Trend to Reduction in Hospital Stay vs. Traditional Negative Pressure Wound Therapy
ME Newswire / Business Wire
SAN ANTONIO - Wednesday, May 8th 2013
Kinetic Concepts, Inc. announced today that an independent study presented at the 2013 Symposium of Advanced Wound Care (SAWC) Spring conference in Denver, Colorado, showed that adjunctive treatment with V.A.C. VeraFlo™ Therapy, using the V.A.C.Ulta™ Negative Pressure Wound Therapy System, demonstrated a statistically significant decrease (p<0.05) in operating room (OR) visits for patients whose infected wounds required hospital admission and serial surgical debridement.1 The study, conducted by physicians at MedStar Georgetown University Hospital, Center for Wound Healing, also showed a trend toward a two- to three-day reduction in hospital stay compared to traditional V.A.C.® Therapy.
"Preliminary data on V.A.C.® Therapy with instillation, using the wound irrigation solution Prontosan® (B Braun Medical Inc.), suggest that its use on chronic wounds significantly decreased the number of OR visits and time to final closure, while increasing the percentage of wounds closed,” said Christopher E. Attinger, M.D., Chief, Division of Wound Healing, Georgetown University Hospital, Washington, D.C. "A randomized, multi-center trial comparing the two therapies is currently underway.”
The retrospective, historical cohort-controlled study involving 142 patients assessed the effectiveness of negative pressure wound therapy (NPWT, V.A.C.® Therapy) vs NPWT with instillation (V.A.C. VeraFlo™ Therapy using the V.A.C.Ulta™ Negative Pressure Wound Therapy System) in the adjunctive treatment of infected wounds that required hospital admission and serial surgical debridement. V.A.C. VeraFlo™ Therapy consisted of instillation with Prontosan® Wound Irrigation Solution until the foam was visibly saturated with either a 6- or 20-minute dwell time followed by 3.5 or 2 hours of continuous NPWT (-125 mmHg), respectively. Standard NPWT was delivered at -125 mmHg continuously.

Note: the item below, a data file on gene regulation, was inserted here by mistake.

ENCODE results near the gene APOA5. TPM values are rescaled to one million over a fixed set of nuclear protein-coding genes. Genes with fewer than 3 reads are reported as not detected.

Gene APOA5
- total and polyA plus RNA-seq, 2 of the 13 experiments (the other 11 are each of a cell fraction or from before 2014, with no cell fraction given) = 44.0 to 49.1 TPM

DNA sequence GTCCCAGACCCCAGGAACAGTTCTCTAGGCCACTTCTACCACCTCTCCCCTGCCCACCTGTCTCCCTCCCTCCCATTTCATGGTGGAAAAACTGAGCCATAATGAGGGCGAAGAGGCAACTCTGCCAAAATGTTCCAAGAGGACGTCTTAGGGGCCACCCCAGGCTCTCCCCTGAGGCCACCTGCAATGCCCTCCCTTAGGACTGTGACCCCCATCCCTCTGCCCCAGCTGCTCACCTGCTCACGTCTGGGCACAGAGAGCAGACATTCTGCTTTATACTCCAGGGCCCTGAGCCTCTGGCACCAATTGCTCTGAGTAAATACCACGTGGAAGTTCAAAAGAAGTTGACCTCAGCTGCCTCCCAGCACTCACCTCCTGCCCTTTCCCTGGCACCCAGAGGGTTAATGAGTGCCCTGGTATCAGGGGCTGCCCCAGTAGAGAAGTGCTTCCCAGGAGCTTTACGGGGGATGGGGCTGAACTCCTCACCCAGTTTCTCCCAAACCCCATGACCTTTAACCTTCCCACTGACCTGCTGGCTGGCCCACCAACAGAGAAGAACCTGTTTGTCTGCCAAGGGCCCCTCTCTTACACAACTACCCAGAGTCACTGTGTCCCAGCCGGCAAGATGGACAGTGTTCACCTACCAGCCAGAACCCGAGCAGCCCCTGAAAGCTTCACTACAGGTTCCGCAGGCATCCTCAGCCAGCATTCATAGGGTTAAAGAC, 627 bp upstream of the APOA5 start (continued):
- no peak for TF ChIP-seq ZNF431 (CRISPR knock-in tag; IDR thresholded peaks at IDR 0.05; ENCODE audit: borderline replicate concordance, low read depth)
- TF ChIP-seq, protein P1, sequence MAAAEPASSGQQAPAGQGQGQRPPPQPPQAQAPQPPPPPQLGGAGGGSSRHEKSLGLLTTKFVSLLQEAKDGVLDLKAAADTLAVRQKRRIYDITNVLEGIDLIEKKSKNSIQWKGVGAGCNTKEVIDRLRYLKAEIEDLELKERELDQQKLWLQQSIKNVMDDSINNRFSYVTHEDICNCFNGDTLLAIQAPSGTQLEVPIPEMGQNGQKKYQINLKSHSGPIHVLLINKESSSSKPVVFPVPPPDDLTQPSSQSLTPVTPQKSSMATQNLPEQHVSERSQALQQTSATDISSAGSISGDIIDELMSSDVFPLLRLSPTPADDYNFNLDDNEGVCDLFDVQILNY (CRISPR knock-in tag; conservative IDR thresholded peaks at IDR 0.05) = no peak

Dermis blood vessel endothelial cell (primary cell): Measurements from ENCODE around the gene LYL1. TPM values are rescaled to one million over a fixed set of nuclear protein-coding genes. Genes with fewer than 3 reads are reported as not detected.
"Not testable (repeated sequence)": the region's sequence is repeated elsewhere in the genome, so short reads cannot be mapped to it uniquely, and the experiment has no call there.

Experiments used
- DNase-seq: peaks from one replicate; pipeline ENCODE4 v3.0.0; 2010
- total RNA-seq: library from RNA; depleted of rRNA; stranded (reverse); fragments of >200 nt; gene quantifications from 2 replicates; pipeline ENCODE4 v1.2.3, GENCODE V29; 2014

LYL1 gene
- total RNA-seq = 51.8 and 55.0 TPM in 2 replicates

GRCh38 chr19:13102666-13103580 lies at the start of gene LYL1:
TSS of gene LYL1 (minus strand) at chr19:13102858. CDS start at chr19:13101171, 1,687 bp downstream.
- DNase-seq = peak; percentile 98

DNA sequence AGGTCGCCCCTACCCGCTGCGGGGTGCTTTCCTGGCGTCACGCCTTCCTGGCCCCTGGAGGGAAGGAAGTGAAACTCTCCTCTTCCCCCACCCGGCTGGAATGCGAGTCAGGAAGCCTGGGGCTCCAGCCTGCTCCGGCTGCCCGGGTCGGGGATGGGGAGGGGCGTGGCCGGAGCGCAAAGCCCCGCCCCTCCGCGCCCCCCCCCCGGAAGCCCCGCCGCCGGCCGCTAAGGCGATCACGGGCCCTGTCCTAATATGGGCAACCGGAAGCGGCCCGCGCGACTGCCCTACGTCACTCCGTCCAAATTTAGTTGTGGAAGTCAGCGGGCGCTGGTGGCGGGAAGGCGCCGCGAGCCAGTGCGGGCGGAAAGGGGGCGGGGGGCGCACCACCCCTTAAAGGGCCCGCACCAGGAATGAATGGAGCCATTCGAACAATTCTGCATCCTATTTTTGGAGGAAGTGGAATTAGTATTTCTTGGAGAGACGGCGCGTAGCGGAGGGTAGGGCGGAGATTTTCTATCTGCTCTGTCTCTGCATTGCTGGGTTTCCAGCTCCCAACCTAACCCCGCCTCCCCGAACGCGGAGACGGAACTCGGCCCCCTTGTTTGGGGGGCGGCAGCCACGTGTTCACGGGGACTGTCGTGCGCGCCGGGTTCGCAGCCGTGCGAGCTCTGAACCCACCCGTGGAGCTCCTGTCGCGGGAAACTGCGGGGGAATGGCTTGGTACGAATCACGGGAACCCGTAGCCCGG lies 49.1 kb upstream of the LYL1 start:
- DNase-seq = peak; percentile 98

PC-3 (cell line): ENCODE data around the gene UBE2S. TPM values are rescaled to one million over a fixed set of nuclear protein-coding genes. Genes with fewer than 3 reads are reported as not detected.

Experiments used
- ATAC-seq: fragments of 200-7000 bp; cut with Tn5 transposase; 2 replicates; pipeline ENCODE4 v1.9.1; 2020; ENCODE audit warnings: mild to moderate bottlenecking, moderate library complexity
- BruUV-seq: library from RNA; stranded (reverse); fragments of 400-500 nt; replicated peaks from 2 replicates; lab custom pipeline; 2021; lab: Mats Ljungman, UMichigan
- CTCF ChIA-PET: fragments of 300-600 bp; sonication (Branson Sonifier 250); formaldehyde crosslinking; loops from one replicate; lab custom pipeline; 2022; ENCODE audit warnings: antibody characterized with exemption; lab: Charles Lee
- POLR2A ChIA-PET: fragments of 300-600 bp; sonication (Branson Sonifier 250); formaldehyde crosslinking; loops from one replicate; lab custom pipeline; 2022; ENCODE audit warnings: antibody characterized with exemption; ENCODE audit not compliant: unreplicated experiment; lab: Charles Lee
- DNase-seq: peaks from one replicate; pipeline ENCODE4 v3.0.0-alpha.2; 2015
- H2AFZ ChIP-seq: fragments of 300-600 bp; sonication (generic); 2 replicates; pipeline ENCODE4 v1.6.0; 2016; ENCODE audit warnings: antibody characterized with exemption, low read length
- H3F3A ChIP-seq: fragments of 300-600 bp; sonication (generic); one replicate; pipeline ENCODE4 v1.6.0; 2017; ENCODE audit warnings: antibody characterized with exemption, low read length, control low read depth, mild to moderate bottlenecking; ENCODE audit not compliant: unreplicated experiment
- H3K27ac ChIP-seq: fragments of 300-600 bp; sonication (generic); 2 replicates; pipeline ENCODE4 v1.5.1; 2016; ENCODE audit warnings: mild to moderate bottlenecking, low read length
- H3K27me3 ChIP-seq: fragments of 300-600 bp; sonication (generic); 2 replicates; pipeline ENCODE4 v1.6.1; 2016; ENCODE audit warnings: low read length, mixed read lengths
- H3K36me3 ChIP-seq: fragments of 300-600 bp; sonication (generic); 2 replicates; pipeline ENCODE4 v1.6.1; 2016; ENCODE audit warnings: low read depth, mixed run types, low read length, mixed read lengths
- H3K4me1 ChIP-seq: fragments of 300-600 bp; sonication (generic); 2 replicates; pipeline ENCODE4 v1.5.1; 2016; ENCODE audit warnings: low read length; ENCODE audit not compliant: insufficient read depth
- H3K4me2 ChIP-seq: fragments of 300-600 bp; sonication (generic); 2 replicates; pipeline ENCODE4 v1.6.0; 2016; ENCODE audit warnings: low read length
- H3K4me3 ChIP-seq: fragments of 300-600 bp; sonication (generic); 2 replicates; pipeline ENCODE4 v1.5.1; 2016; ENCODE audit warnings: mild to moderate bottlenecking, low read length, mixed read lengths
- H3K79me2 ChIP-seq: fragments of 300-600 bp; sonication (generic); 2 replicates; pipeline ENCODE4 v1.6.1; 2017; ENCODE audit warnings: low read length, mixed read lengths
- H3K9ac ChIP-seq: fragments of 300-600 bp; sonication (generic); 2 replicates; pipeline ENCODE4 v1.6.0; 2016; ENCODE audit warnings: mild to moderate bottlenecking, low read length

"This study is the first to compare V.A.C. VeraFlo™ Therapy directly to standard NPWT, and we’re not surprised to learn our latest generation product, V.A.C. VeraFlo™ Therapy, with Prontosan® instillation, outperforms V.A.C.® Therapy, which itself is considered the current gold standard in NPWT,” said Joe Woody, president & CEO, KCI. "The Georgetown results reinforce the results from other instillation therapy clinical studies2,3 that also found a reduction in duration of hospital stay and/or number of surgical interventions, which can only be good for patients and healthcare providers alike.”
For more information on the V.A.C.Ulta™ Therapy System visit www.vaculta.com.
Kinetic Concepts, Inc. (KCI) is a leading global medical technology company devoted to understanding, developing and commercializing innovative, high-technology transformational healing solutions for customers and patients in more than 25 countries around the world. Headquartered in San Antonio, Texas, KCI is committed to advancing the science of healing and positively affecting patient care by developing customer-driven innovations to meet the evolving needs of healthcare professionals. Proprietary KCI negative pressure technologies have revolutionized the way in which caregivers treat a wide variety of wound types. The V.A.C.® Therapy System has been used on more than 7 million wounds worldwide. Additional information about KCI and its products is available at www.KCI1.com.
1. Powers KA, Kim PJ, Attinger CE, et al. Early Experience with Negative Pressure Wound Therapy with Instillation in Acutely Infected Wounds. Poster presented at the 2013 Symposium of Advanced Wound Care (SAWC) Spring Conference, May 1-5, 2013, Denver, CO.
2. Timmers MS, Graafland N, Bernards AT, Nelissen RG, van Dissel JT, Jukema GN. Negative pressure wound treatment with polyvinyl alcohol foam and polyhexanide antiseptic solution instillation in posttraumatic osteomyelitis. Wound Repair Regen 2009 March 1;17(2):278-86.
3. Gabriel A, Shores J., Heinrich C, et al. Negative pressure wound therapy with instillation: a pilot study describing a new method for treating infected wounds. Int Wound J 2008 June 1; 5(3):399-413.
KCI Corporate Communications
Mike Barger, +1-210-255-6824